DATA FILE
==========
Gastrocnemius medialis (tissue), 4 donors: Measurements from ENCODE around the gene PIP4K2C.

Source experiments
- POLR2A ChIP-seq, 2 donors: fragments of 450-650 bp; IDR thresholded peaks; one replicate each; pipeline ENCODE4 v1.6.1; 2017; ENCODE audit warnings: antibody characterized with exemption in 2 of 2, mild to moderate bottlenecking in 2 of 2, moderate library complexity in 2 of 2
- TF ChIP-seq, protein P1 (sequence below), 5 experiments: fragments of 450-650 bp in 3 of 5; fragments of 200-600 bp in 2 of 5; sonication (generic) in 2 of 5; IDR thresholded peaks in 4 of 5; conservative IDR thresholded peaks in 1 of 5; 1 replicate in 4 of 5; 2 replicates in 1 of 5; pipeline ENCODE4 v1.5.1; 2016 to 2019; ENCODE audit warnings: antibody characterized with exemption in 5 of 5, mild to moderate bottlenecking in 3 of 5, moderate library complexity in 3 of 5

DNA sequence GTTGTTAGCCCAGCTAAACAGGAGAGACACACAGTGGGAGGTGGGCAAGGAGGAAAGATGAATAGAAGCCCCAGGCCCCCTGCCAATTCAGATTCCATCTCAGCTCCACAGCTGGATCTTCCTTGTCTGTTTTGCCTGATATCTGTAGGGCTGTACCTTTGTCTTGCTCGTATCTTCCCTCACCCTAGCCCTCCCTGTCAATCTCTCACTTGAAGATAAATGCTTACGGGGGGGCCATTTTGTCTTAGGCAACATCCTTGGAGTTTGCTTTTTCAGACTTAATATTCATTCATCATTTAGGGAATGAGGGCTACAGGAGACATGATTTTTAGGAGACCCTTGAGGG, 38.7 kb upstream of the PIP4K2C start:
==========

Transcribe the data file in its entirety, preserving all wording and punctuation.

Gastrocnemius medialis (tissue), 4 donors: Measurements from ENCODE around the gene PIP4K2C.

Source experiments
- POLR2A ChIP-seq, 2 donors: fragments of 450-650 bp; IDR thresholded peaks; one replicate each; pipeline ENCODE4 v1.6.1; 2017; ENCODE audit warnings: antibody characterized with exemption in 2 of 2, mild to moderate bottlenecking in 2 of 2, moderate library complexity in 2 of 2
- TF ChIP-seq, protein P1 (sequence below), 5 experiments: fragments of 450-650 bp in 3 of 5; fragments of 200-600 bp in 2 of 5; sonication (generic) in 2 of 5; IDR thresholded peaks in 4 of 5; conservative IDR thresholded peaks in 1 of 5; 1 replicate in 4 of 5; 2 replicates in 1 of 5; pipeline ENCODE4 v1.5.1; 2016 to 2019; ENCODE audit warnings: antibody characterized with exemption in 5 of 5, mild to moderate bottlenecking in 3 of 5, moderate library complexity in 3 of 5

DNA sequence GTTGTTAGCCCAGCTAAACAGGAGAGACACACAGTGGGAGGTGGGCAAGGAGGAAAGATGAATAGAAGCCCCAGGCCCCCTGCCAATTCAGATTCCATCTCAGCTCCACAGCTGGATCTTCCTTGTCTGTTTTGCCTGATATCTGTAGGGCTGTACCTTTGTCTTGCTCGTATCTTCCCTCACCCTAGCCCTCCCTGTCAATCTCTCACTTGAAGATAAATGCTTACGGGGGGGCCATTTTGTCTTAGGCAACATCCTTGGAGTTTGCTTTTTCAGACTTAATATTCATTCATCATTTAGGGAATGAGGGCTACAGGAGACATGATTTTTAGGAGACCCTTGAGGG, 38.7 kb upstream of the PIP4K2C start: